Thirdly, although the JPA prohibits Iran from installing new centrifuges, the language of the JPA is vague enough to allow Iran to interpret it as permitting them to continue to engage in centrifuge R & D, so long as the numbers or types of centrifuges in Natanz or Fordow are not increased. Thus Iran can advance new centrifuge technology that will help them enrich uranium 3-5 times faster and more efficiently than before, in the event that they decide to break out to produce a bomb. This factor renders the P5 +1 accomplishment of getting Iran to halt production of 20% enriched uranium and dilute half and convert the other half to oxide somewhat insignificant. With improved centrifuges, Iran will be able to make up for lost time rather quickly. In fact, advances made in centrifuge R & D could undermine the small delay (less than a month or so) in breakout time that the JPA accomplished.
An argument can still be made that Iranian progress towards nuclear weapons may have proceeded even more rapidly in the absence of the JPA. Nevertheless, the interim deal is an essential lesson in Iranian negotiating tactics. The principle negotiating strategy of the regime is to maximize the amount of concessions they receive from the P5+1, while limiting Iranian concessions in such a way that the regime preserves its core nuclear capabilities particularly with regards to uranium enrichment and plutonium production. In line with this strategy, no centrifuges were dismantled and no uranium was shipped out of Iran under the interim agreements. Moreover, Iran continues to insist on an industrial scale nuclear program. While the P5+1 insist that Iran scale back its centrifuges to a number in the low thousands, in a recent speech this month, the Ayatollah Khamenei insisted Iran envisions having 190,000 centrifuges in the future. An agreement is unlikely to be concluded due to Iranian recalcitrance to limit their nuclear infrastructure. The Iranian regime may then seek to extend the flawed JPA indefinitely. Therefore, added leverage against Iran is needed to facilitate an agreement. Passing crippling sanctions that would go into effect after 4 months have expired and no agreement has been reached, could force the Iranian regime to change course.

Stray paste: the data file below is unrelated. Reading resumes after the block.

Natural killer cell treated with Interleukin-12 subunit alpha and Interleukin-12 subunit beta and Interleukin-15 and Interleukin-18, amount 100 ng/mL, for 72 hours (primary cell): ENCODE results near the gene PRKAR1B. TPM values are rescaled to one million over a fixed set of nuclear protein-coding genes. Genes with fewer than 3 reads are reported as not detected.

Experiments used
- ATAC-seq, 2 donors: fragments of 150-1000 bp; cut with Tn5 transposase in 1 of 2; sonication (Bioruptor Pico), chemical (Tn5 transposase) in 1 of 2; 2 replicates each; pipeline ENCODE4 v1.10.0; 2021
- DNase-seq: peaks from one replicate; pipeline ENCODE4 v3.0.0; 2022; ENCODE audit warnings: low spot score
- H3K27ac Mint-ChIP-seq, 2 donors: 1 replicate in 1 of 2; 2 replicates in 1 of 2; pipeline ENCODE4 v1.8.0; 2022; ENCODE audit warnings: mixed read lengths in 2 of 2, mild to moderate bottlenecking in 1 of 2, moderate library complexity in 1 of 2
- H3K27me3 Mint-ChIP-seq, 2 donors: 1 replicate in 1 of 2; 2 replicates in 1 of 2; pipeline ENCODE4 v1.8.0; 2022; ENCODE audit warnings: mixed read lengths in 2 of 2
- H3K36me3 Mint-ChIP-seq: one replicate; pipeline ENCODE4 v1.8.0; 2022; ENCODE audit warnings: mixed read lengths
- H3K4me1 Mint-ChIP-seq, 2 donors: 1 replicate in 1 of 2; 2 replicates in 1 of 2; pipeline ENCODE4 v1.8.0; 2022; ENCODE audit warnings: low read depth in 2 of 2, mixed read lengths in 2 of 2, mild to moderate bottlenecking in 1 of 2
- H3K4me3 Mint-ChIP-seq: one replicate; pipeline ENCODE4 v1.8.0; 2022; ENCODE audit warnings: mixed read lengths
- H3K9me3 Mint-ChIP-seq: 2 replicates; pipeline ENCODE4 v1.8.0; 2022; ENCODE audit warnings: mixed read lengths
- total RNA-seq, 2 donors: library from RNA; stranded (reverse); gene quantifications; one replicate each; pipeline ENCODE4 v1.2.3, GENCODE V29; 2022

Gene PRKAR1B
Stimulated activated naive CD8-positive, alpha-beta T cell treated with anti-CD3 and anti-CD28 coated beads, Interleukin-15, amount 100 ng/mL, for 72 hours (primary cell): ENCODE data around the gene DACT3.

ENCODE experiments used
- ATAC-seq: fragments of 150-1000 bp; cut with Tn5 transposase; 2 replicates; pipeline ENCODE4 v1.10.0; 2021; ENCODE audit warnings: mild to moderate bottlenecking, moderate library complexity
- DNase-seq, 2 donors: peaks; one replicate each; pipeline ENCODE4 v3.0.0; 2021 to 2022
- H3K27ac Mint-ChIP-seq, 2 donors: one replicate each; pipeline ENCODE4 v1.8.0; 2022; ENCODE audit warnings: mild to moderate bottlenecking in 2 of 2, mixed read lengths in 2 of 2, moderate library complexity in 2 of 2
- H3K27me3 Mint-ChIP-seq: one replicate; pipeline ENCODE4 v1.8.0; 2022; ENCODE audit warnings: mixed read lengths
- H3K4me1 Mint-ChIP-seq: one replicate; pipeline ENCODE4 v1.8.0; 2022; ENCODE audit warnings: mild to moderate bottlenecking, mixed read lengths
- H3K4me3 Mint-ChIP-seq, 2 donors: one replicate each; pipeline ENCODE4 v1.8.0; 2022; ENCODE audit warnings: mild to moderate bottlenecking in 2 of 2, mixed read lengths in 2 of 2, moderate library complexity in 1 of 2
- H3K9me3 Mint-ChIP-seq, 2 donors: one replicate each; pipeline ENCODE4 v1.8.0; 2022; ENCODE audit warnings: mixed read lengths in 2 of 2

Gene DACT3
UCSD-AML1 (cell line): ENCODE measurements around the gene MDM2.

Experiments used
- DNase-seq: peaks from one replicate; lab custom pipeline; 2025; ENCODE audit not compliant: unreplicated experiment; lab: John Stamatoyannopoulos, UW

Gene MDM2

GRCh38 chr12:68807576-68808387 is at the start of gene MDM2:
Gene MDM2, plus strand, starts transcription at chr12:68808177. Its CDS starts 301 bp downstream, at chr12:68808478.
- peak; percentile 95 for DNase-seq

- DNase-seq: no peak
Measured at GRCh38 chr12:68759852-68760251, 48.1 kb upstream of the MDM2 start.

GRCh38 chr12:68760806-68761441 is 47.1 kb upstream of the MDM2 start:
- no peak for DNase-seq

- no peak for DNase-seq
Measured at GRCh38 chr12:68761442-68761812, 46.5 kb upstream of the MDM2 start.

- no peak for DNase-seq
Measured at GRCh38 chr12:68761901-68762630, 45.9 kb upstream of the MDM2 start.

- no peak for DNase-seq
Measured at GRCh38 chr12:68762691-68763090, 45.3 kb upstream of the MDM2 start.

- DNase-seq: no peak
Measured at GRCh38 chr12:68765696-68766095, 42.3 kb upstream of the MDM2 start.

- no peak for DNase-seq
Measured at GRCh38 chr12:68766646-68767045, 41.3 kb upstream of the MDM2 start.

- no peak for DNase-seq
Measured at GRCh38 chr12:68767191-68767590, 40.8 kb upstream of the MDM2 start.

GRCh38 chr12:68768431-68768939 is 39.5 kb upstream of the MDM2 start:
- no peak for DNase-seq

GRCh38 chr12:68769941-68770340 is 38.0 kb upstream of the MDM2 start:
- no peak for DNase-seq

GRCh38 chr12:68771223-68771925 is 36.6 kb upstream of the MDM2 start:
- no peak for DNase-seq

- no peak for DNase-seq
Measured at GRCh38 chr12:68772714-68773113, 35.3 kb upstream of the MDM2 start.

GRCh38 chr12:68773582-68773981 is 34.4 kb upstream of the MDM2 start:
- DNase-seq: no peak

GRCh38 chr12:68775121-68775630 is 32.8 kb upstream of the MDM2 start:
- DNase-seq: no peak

The experience of the JPA illustrates that the Iranians have been able to use loopholes, reversible compromises, and ambiguous language to avoid making serious concessions, all the while appearing conciliatory and gaining significant sanctions relief.
Looking to the future, it must be understood that failing to cover certain significant aspects of the Iranian nuclear program such as potential military dimensions and ballistic missile development is tantamount to acceding to the status quo. If not dealt with in the comprehensive agreement, it is highly unlikely that these issues will be resolved in the aftermath, after sanctions have been lifted. In order to avoid the pitfalls of the JPA, the P5+1 should not be fooled by Iranian compromises that seem like concessions but are actually easily reversible paths to producing a bomb. Finally, Iran’s nuclear infrastructure including its centrifuges and stockpiles should be dismantled and limited to such an extent that Iranian breakout time is extended by years rather than months, in order to give the international community enough time to discover an attempted Iranian breakout and coordinate an effective response before a nuclear weapon is produced.
Dana has a bachelor's degree in International Studies from Washington University in St. Louis and a master's degree in Security and Diplomacy Studies from Tel Aviv University. In the past she has coordinated State Department-sponsored professional exchange programs. She is currently an intern on Capitol Hill, and has expertise in Middle East affairs and nuclear non-proliferation.
'Banner photo: EU High Representative for Foreign Affairs Catherine Ashton and Iranian Foreign Minister Javad Zarif, from left center, prior the talks between the E3+3 (France, Germany, UK, China, Russia and US) and Iran, Tuesday, 17. June 2014 in Vienna, Austria.' Credit: Austrian Federal Ministry for Europe, Integration and Foreign Affairs, https://www.flickr.com/photos/minoritenplatz8/14464223293/in/photostream/